Beach Reading on Personal Finance

June 24, 2009 by  
Filed under Book Reviews

I will be on vacation next week. Not at the beach exactly but at the lake with family.

I like to get a little recreational reading in when I am on vacation, taking me away briefly from the legal and technical reading that fills my workdays. I guess you could say that I am a “beach reader” because I am fond of those action paperbacks that you read, enjoy, then forget what the book was about a week later.

Next week I plan on finishing one book and at least starting another. Both are financial books but only one is serious about it.

The book I am finishing is Dave Barry’s Money Secrets. This book covers every possible money issue you can think of (and some you would never think of). The author’s name should tell you that not one word of this book is to be taken seriously. Dave Barry is my favorite humor writer and this book is true to his hilarious style. If you want to think about our government and money and laugh at the same time (hard to do right now), give this book a try.

The other book I plan to read is serious: Worry Free Investing by Zvi Bodie. Bodie is a finance professor at Boston University. He disputes conventional wisdom that postulates that stocks are a reasonable risk for long term investors. His advice is to keep out of the market entirely and invest in TIPS and I-Bonds. His book is supposed to explain all of this in detail. I actually downloaded a copy from his website for $5.00. If I enjoy it, I will write a full review here eventually.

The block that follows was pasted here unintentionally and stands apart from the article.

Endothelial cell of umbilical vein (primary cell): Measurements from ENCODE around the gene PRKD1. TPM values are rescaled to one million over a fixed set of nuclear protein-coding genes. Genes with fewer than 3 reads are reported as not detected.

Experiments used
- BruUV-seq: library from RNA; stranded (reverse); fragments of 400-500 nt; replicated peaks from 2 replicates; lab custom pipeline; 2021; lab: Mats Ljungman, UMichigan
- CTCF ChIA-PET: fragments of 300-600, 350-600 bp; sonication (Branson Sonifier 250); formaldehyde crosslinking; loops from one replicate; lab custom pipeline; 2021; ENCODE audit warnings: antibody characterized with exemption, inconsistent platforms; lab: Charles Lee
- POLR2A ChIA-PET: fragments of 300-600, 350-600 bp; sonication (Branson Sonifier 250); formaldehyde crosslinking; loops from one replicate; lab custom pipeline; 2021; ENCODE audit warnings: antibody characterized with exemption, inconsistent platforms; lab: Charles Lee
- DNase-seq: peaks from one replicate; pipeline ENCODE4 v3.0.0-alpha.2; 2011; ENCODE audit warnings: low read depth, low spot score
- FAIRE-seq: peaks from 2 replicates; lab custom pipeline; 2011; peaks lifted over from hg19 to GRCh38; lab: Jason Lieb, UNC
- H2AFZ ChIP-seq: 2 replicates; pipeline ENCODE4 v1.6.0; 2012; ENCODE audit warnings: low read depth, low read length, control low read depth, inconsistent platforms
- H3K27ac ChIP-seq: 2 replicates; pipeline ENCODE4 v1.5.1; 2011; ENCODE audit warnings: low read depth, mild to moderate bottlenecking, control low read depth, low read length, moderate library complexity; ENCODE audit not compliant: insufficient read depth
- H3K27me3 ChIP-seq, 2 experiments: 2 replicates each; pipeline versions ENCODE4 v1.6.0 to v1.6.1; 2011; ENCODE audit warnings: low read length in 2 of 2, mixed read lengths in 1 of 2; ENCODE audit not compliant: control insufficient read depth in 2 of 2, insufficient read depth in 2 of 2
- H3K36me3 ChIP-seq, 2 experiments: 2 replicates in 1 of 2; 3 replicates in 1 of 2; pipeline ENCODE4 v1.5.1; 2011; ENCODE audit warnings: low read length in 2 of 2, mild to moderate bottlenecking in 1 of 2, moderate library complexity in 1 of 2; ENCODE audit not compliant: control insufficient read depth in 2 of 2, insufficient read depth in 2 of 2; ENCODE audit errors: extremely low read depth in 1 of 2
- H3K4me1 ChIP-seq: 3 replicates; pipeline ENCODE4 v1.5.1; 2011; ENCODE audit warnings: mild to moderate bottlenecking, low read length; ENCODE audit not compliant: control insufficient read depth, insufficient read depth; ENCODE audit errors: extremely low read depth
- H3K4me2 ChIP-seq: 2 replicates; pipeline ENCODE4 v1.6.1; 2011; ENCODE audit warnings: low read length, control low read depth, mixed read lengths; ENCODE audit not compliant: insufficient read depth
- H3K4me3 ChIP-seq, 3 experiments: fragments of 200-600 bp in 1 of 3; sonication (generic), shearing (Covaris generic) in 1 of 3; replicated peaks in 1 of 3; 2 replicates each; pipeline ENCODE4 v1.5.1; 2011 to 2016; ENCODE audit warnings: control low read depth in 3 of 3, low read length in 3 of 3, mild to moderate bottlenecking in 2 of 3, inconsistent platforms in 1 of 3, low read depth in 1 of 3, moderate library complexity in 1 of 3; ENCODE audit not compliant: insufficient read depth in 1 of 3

For an introduction to Bodie’s conservative investing philosophy, check out this Bodie interview video:

(RSS and email readers may need to click through to see the video.)

So that’s what Mr. ToughMoneyLove is reading this summer about personal finance. What about you?


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2 Responses to “Beach Reading on Personal Finance”
  1. Roger says:

    Oh, I love Dave Barry’s Money Secrets; if you’re overloaded on serious money books, it makes an excellent break. The more money reading you do, the funnier it actually becomes; I re-read a few weeks ago, and it was even funnier than I remember.

    As for Bodie’s advice, while he has some interesting ideas, I don’t think his plans are workable for anyone who needs more than half of their income to live on (or in many cases, even less). If you’re making a great deal of money and only spend a small fraction, putting enough into inflation indexed bonds might work. But for someone like me, who would like to retire in twenty-five years or so, I’d need to put two times my desired real (not counting inflation) income into the TIPS account every year. That’s just not realistic.

  2. JeffS says:

    Just started reading “Comeback America, Turning the Country Around and Restoring Fiscal Responsibility.” Book is written by David Walker, formerly of the U.S. General Accounting Office. Should be mandatory reading for every spend-thrift politician!

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